because Synecdoche, New York was in less theaters doesn’t mean it would have miraculously made
a ton of money just by getting greater exposure right? Wrong. Again, using Hancock as an example, after
doing some easy calculations you can find that the weekly average per theater for Hancock
was was $6,121. Synecdoche, New York? $4,173. Obviously that is a smaller number, but keep
in mind, Hancock had a $150 million budget to recoup, Synecdoche, New York only had $20
million to recover. Which means that if it had kept a consistent
theater average, and ran for say, 11 weeks(the same amount of time Hancock was in theaters)
even on just 500 screens, it would have made its budget back, and even a small profit,
imagine how it could have performed if you put it on 1,000 screens. What I think may be even more compelling data
to look at is the audience retention. Hancock opened 4th of July weekend to $62,603,879
domestically, which accounts for 27.5% of its total domestic gross. By comparison Synecdoche, New York had a much
smaller opening weekend($172,194), but that represents just 5.6% of its total domestic
gross. Clearly showing that while many people went
and saw Hancock opening weekend, the audience attendance died way down in the following
weeks. Seeing a 50% drop in ticket sales in its second
week alone. Meanwhile Synecdoche, New York didn’t see
a drop like that until it was 9 weeks into its run, and as a matter of fact it saw an
increase in sales in its 3rd, 4th, and 5th weeks. What this data illustrates to me is that if
this film was shown in more theaters, based on the performance it had in what theaters
it was shown in, that it could have seen exponential growth at the box office, which, at the end
of the day, is what these studios care about. They’re sabotaging these films before they
even have a chance, and they’re ignoring important data in favor of the final total, disregarding
the fact that you can’t possibly reach the same numbers without the same exposure. It’s just simple logic. Imagine you and a friend each recorded their
own album. Imagine their album gets into big retail chains
like Wal-Mart or Best Buy. Imagine seeing it on Spotify, iTunes, Amazon. Seeing constant ads pop up on YouTube or Facebook. Now imagine your album sitting on a shelf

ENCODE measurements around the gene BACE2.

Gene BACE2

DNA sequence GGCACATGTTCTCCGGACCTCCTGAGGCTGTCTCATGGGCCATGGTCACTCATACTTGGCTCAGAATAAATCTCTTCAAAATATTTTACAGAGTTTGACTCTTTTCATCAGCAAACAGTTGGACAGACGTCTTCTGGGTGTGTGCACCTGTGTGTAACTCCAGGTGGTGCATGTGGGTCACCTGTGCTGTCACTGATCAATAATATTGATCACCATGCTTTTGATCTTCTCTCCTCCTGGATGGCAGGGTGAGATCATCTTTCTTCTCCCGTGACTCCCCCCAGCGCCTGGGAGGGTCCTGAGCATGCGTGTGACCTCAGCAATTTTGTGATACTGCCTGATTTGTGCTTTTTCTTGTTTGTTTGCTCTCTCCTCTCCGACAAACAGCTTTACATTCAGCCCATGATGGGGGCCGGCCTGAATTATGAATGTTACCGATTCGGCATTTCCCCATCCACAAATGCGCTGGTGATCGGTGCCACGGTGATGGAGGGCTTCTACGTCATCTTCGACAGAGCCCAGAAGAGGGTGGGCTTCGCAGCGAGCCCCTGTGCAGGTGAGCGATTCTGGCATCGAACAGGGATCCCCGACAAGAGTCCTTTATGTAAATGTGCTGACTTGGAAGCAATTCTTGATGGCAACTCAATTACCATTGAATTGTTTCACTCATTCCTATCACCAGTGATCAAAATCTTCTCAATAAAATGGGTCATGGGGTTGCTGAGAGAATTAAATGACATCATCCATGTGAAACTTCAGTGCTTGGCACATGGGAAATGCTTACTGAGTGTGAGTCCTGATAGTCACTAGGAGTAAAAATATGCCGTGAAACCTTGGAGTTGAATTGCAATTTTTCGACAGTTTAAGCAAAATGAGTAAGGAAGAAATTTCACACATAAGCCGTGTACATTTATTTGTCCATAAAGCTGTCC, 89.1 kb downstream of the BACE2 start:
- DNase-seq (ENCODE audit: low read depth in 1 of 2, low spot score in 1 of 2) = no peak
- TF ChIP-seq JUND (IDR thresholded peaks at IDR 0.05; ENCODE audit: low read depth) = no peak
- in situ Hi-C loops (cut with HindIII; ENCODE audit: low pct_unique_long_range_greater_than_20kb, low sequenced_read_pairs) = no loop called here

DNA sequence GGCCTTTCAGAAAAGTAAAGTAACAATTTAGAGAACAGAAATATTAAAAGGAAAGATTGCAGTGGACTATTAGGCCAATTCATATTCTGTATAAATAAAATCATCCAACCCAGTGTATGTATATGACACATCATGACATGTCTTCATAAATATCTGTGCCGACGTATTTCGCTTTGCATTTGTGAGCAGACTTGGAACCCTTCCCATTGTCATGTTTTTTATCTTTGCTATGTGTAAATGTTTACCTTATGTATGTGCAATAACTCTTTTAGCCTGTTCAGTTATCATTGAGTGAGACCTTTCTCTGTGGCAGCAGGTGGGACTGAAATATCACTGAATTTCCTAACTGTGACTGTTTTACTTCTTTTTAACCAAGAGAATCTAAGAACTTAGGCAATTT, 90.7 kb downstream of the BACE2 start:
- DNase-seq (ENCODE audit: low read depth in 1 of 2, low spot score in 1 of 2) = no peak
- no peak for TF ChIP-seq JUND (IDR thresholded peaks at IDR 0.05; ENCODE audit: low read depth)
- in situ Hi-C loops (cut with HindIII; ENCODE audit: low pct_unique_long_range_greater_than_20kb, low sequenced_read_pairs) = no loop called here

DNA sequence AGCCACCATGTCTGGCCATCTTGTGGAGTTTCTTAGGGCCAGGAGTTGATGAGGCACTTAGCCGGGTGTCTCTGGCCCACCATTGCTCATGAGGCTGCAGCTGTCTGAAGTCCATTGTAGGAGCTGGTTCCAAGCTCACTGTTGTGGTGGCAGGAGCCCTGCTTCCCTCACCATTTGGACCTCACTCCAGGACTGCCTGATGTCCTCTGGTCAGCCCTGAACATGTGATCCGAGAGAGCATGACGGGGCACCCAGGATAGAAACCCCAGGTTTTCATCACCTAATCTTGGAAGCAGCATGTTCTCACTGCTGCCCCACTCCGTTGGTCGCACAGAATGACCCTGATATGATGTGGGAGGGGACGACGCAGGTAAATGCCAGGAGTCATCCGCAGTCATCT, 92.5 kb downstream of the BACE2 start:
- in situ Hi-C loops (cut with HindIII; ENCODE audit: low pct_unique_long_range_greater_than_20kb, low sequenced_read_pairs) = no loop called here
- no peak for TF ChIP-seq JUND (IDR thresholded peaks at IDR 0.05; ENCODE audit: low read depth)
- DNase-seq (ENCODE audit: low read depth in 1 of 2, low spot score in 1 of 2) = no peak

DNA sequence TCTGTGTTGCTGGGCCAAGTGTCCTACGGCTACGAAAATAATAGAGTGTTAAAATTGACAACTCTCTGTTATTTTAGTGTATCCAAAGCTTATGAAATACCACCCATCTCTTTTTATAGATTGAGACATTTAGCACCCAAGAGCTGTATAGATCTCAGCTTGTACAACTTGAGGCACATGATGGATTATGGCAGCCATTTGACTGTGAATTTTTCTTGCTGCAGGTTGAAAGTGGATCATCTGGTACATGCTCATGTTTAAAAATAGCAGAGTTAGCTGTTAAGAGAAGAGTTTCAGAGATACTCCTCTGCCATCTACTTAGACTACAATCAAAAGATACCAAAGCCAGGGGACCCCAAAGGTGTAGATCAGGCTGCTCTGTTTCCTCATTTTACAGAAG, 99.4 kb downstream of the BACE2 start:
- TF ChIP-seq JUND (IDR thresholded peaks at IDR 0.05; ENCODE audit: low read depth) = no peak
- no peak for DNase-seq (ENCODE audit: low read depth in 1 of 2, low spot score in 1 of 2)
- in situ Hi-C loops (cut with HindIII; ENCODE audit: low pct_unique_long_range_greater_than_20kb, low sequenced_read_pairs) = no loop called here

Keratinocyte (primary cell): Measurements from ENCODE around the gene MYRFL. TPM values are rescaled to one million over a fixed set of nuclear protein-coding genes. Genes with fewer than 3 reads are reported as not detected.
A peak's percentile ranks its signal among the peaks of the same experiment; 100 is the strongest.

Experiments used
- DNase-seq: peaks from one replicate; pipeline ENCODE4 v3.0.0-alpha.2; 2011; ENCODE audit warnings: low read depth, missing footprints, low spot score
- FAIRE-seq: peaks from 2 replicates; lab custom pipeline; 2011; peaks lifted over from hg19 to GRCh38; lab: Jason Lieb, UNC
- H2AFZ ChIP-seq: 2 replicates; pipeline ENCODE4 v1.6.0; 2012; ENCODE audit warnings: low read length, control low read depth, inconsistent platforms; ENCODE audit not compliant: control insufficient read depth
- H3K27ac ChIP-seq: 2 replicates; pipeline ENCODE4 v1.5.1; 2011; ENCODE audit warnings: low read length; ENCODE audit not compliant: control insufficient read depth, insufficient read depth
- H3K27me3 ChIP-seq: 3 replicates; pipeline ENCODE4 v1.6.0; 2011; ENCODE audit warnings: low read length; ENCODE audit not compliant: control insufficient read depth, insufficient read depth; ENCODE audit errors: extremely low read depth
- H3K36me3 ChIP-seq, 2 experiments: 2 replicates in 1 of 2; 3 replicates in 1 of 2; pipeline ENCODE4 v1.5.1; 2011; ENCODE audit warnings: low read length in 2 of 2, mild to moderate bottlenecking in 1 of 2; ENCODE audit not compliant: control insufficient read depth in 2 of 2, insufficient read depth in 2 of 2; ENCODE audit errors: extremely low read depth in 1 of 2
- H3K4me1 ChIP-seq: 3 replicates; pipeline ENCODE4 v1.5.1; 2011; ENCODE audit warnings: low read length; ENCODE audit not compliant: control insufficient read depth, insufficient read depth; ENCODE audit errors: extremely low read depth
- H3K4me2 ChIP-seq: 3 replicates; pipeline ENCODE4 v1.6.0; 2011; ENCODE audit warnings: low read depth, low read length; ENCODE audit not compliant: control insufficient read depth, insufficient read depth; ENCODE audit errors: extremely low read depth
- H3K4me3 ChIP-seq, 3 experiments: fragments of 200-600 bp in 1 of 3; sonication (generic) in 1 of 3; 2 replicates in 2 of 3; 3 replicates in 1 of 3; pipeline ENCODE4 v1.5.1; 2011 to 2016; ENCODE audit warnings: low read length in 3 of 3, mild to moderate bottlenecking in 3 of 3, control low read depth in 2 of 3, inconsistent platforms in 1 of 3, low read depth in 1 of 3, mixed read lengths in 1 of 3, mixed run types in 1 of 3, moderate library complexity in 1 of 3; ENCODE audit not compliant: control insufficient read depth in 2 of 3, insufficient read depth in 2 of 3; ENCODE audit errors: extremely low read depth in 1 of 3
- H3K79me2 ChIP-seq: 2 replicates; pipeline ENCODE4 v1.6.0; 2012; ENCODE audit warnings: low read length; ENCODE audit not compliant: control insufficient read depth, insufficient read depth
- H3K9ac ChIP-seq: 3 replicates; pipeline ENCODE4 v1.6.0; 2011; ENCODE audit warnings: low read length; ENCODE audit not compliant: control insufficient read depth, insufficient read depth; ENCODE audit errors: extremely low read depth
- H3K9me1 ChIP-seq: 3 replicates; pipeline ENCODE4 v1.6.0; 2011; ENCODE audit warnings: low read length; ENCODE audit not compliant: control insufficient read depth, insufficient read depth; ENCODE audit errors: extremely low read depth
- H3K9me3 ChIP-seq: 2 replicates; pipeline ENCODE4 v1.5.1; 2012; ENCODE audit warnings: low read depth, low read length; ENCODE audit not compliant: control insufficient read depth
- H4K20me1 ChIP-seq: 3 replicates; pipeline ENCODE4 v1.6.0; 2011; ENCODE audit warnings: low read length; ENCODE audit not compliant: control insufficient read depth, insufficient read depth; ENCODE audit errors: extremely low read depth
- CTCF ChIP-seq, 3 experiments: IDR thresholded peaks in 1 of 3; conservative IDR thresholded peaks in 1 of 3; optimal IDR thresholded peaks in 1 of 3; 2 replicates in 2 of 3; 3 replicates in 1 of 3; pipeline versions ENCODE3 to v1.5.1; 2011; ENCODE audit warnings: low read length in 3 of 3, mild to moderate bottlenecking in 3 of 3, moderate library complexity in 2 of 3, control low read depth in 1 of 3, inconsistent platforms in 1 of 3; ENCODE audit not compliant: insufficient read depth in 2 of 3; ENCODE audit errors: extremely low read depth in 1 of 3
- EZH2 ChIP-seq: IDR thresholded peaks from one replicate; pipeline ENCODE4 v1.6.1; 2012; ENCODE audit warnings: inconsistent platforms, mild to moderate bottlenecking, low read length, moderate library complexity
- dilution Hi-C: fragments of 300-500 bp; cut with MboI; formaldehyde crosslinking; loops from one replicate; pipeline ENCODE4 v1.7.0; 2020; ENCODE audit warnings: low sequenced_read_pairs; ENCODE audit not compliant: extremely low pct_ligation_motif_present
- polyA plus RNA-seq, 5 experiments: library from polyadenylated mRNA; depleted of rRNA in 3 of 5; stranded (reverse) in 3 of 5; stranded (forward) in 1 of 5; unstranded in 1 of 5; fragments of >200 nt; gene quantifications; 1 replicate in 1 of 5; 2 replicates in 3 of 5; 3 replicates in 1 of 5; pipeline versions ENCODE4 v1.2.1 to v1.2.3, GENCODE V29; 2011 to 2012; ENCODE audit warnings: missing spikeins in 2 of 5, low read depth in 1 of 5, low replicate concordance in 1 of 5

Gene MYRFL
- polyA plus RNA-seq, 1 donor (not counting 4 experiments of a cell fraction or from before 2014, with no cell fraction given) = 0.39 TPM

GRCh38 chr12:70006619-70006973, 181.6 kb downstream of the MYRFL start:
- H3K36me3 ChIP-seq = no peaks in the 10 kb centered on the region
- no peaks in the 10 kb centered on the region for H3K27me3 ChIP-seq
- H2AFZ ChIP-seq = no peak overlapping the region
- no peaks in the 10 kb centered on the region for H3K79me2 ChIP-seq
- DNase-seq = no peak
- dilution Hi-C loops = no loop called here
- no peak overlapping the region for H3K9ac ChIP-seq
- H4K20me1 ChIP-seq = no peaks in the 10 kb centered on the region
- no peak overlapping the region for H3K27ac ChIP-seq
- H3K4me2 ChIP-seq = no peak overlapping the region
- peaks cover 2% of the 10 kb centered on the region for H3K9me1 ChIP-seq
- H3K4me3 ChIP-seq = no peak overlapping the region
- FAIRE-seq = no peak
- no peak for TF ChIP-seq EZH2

in some mom and pop music shop. When you’re limiting exposure on such a huge
scale like that, sales are not an accurate reflection of the quality of art, nor a reflection
of audience demand. It’s a reflection of audience awareness. How many people pay to see a movie they know
nothing about? Hell, let’s assume they have heard of it,
let’s assume they really want to see it. Are they willing to drive a hundred miles
or more to do so? Look at the theater attendance for Synecdoche,
New York within that context and tell me the demand isn’t there. Studio executives just aren’t interested in
taking that risk. Because they can pretty safely assume that
you’ll pay to see their new big budget blockbuster, and very rarely are they wrong. But in their eyes it’s this shot in the dark
with something unique like Synecdoche, New York, and obviously there’s plenty of potential
for box office disasters with a film like that even with proper exposure. So how do you know which arthouse will make
money and which won’t? It’s pretty simple, the movie has to be good. But that’s precisely the problem, most of
the people in charge of getting movies made are business minded, not film minded so they
have no idea what makes a good movie. They could compare the scripts for The Dark
Knight and Batman Forever and genuinely not know which of the two was the better script,
or which would make a better film. Too often when they try and push something
arthouse, it’s just not a very good movie, and when it under-performs in theaters they
blame the fact that it’s an art-house film and that people just aren’t interested, when
in reality it’s just a bad movie. So what we get are movies that appeal to the
lowest common denominator, they play things as safely as possible and just make sure to
include a likeable cast and some decent special effects. Perhaps the most recent example that stands
out to me is The Force Awakens, which basically gives us a carbon copy of the plot of A New
Hope. Seriously, if you missed it the first time,